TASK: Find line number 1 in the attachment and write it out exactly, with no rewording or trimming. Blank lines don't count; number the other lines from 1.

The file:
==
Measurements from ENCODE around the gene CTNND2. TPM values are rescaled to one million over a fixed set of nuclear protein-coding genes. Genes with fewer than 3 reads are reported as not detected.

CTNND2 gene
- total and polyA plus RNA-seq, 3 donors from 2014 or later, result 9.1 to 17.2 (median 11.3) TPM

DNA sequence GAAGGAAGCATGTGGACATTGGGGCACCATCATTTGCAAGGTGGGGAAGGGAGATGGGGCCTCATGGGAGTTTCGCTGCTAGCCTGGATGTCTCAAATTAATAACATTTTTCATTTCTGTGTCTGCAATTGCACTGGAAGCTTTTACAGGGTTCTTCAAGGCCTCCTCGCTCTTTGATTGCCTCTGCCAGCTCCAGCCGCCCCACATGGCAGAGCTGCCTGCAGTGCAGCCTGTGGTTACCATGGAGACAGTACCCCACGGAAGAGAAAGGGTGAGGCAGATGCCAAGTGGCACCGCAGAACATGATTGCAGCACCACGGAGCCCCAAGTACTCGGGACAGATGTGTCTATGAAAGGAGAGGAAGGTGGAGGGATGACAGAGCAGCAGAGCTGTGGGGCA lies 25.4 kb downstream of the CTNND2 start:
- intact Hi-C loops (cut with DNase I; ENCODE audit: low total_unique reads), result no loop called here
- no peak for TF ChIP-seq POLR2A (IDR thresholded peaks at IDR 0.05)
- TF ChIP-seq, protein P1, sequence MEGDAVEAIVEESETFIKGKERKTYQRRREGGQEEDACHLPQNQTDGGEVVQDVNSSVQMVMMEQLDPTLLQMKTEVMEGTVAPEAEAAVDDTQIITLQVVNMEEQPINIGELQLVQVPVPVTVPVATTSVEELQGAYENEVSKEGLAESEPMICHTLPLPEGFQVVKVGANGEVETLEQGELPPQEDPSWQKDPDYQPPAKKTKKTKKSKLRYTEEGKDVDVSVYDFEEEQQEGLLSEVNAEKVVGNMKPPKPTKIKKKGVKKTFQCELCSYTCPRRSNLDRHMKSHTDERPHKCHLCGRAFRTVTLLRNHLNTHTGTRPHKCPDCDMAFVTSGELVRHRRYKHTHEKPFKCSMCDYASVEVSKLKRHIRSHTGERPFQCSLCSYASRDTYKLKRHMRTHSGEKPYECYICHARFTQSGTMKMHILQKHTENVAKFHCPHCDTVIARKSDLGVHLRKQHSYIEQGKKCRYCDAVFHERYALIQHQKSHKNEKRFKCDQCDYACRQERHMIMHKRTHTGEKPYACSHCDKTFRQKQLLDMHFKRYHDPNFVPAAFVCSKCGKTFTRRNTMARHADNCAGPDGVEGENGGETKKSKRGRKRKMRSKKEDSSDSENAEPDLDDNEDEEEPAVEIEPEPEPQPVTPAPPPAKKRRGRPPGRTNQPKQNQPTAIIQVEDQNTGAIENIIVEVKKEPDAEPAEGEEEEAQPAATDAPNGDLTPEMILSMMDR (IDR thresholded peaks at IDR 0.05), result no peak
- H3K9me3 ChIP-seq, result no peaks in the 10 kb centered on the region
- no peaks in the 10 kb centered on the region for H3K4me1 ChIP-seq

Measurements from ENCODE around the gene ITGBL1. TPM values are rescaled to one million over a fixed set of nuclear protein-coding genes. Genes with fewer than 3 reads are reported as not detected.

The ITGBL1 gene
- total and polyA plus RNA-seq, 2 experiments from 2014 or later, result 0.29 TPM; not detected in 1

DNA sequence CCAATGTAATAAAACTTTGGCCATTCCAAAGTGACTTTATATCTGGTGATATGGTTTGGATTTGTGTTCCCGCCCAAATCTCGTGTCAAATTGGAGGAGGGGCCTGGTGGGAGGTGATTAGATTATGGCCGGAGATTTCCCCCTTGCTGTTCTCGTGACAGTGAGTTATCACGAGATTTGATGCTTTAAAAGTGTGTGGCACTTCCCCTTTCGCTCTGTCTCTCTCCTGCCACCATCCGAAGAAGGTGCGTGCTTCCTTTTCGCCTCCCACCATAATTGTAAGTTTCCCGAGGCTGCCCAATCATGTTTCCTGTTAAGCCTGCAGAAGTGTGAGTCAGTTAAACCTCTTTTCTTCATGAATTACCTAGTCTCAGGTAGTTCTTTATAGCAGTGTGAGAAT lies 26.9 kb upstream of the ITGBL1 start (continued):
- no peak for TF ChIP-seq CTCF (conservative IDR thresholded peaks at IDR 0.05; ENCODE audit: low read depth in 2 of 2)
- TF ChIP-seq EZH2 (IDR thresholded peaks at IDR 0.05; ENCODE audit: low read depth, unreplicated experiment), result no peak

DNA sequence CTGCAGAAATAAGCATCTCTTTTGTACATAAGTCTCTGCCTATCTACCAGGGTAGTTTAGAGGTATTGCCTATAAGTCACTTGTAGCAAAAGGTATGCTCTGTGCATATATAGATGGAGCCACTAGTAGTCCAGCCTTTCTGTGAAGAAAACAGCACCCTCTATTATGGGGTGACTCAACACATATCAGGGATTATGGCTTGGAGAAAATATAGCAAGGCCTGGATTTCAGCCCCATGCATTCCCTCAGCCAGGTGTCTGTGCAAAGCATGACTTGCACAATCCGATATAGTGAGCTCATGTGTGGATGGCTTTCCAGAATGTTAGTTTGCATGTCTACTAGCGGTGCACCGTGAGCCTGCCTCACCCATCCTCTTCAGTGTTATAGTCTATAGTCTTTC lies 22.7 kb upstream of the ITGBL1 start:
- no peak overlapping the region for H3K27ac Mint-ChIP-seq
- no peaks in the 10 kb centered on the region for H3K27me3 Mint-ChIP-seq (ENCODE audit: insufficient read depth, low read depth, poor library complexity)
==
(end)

Measurements from ENCODE around the gene CTNND2. TPM values are rescaled to one million over a fixed set of nuclear protein-coding genes. Genes with fewer than 3 reads are reported as not detected.